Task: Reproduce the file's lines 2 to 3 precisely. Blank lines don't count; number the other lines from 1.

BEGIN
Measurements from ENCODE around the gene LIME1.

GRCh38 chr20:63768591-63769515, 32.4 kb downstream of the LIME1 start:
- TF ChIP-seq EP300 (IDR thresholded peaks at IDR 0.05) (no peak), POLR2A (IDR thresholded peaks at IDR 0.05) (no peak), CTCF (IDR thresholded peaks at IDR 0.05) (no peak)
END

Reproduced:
GRCh38 chr20:63768591-63769515, 32.4 kb downstream of the LIME1 start:
- TF ChIP-seq EP300 (IDR thresholded peaks at IDR 0.05) (no peak), POLR2A (IDR thresholded peaks at IDR 0.05) (no peak), CTCF (IDR thresholded peaks at IDR 0.05) (no peak)